At least 23 people have been killed and millions remain without power as a major winter storm sweeps across large swaths of the country, bringing record-breaking cold and snow. An overwhelmed and underprepared power grid in Texas plunged millions into freezing cold and darkness. Hundreds of thousands also lost power across parts of Appalachia, as well as in Oregon. This is a resident of Denton, Texas.
Robert Pierce: “We had a fireplace, and I burnt up all the wood we had. … There’s just — this is sad. This is a sad state of affairs. I wish it were better, but, you know, somebody’s got to do some planning after all this is over and make sure there’s an alternative source of energy.”
Texas Republican Governor Greg Abbott took to Fox News Tuesday to blame renewable energy sources for his state’s blackouts, saying the Green New Deal would be “deadly” for the U.S. His comments contradicted Texas’s own energy department, which said the outages were due to “frozen instruments at natural gas, coal and even nuclear facilities.”
Congressmember Alexandria Ocasio-Cortez tweeted, “The infrastructure failures in Texas are quite literally what happens when you don’t pursue a Green New Deal.” Texas set up its own power grid, ERCOT, in the 1930s to avoid federal regulation.
Prisoners in Texas, including 1,000 women at the Fort Worth federal medical prison, reported having no heat. In Matamoros, Mexico, which sits on the border with Brownsville, Texas, around 1,000 asylum seekers who were denied entry to the U.S. as part of Trump’s “Remain in Mexico” policy were forced to face the subfreezing temperatures inside low-grade tents. In North Carolina, a tornado killed at least three people.
The winter storm also disrupted states’ COVID-19 vaccination programs, stalling deliveries and shutting down vaccine sites. In Harris County, Texas, health officials rushed to distribute thousands of vaccine doses after storage freezers lost power.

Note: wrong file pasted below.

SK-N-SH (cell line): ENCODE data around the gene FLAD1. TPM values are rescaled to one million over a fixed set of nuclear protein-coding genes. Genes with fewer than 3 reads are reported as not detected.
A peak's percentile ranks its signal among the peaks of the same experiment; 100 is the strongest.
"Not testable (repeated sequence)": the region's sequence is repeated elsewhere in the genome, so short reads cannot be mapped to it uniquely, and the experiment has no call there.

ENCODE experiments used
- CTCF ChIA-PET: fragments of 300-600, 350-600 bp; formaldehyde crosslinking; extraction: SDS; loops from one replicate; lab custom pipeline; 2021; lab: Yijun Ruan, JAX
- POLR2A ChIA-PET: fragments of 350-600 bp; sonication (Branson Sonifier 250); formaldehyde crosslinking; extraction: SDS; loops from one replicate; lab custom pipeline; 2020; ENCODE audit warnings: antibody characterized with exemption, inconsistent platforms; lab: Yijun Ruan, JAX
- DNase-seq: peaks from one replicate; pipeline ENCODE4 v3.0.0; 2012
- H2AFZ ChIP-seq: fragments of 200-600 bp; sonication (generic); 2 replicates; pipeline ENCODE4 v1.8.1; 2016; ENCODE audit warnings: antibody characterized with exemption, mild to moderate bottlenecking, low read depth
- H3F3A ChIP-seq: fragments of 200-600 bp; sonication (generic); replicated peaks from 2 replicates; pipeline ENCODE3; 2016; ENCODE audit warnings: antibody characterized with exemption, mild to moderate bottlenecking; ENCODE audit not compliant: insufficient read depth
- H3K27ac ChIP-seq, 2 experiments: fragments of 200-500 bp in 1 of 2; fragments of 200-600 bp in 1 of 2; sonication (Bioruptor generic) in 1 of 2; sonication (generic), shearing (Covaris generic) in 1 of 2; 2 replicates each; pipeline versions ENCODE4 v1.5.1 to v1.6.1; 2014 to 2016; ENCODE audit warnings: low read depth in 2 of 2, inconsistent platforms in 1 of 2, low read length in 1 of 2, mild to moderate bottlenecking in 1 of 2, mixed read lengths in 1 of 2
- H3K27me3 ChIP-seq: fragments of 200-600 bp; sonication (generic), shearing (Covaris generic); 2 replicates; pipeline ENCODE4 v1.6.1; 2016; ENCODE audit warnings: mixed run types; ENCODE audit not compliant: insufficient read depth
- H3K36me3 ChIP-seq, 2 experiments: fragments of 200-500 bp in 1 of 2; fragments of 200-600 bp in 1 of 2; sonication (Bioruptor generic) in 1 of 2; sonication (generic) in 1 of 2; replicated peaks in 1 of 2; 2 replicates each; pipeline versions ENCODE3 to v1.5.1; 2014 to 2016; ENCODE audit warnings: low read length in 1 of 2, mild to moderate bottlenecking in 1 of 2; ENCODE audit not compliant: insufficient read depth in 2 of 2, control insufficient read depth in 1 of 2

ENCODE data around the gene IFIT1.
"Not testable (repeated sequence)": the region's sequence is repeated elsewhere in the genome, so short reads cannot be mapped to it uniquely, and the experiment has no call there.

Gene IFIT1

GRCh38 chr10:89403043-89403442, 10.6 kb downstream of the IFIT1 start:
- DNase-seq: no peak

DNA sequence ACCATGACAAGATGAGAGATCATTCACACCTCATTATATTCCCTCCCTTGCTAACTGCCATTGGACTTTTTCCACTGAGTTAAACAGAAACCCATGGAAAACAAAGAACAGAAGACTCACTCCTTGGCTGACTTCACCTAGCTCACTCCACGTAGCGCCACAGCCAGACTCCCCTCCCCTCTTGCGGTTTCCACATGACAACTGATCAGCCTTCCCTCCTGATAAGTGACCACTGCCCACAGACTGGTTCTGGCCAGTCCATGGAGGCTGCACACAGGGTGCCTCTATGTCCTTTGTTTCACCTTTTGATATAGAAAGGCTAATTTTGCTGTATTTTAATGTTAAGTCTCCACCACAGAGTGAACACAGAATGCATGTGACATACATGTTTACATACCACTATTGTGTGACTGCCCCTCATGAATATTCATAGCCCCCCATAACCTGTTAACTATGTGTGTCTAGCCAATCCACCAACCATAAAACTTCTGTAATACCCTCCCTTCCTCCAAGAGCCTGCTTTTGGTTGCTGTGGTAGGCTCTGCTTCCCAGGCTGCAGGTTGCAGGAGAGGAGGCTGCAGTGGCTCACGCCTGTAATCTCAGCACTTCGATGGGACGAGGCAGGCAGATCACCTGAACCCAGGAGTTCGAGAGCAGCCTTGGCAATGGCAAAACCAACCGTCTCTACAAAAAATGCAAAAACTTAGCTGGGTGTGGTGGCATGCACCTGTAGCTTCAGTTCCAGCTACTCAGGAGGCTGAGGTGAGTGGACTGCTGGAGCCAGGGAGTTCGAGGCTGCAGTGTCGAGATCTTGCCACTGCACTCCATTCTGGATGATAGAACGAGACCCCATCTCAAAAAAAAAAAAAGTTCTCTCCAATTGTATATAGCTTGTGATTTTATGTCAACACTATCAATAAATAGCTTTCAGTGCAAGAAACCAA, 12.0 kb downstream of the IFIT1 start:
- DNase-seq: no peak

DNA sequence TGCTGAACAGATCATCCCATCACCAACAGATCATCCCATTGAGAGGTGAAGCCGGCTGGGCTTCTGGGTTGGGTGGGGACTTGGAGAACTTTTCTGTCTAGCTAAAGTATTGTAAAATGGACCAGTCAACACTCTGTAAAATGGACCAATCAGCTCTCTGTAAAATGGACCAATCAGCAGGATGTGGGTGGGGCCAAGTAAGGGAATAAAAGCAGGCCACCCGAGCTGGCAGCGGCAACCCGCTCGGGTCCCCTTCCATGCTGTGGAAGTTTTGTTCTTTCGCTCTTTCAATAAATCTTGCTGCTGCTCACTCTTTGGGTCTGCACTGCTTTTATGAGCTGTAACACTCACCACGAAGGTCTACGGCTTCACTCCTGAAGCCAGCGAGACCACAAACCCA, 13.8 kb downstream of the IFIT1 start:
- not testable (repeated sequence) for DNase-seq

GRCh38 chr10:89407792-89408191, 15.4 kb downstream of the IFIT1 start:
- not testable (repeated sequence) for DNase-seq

President Biden held a town hall hosted by CNN in Milwaukee Tuesday evening, where he was questioned by host Anderson Cooper about vaccine availability.
Anderson Cooper: “When is every American who wants it going to be able to get a vaccine?”
President Joe Biden: “By the end of July of this year. We have — when we came into office, there was only 50 million doses that were available. We have now — by the end of July, we’ll have over 600 million doses, enough to vaccinate every single American.”
President Biden urged people to support the $1.9 trillion coronavirus stimulus package that House Democrats are working to finalize. A House vote is expected at the end of next week.
Meanwhile, the Biden administration extended the federal moratorium on foreclosures through the end of June. Biden also extended the window to request mortgage forbearance, as well as six months of additional forbearance for homeowners who enroll by the end of June.
The NAACP filed a lawsuit Tuesday against former President Trump, Rudy Giuliani and far-right groups for inciting the deadly U.S. Capitol insurrection on January 6. The lawsuit, brought on behalf of Mississippi congressmember and House Homeland Security Committee Chair Bennie Thompson, says Trump and others violated the 1871 Ku Klux Klan Act, which is supposed to protect Black people and lawmakers from white supremacist violence. NAACP President Derrick Johnson said, “The insurrection was the culmination of a carefully orchestrated, months-long plan to destroy democracy, to block the results of a fair and democratic election, and to disenfranchise hundreds of thousands of African-American voters who cast valid ballots.”
France’s National Assembly approved the controversial so-called anti-separatism bill Tuesday, which the government says will strengthen France’s secular principles and help counter the rise of militant Islamist groups. But critics say the laws unfairly targets Muslim communities and could deprive them of their civil rights. Among other things, the bill strengthens the government’s ability to shut down places of worship and religious schools and ban what it deems to be “extremist” religious leaders. The legislation now heads to the Senate, where it is also expected to pass.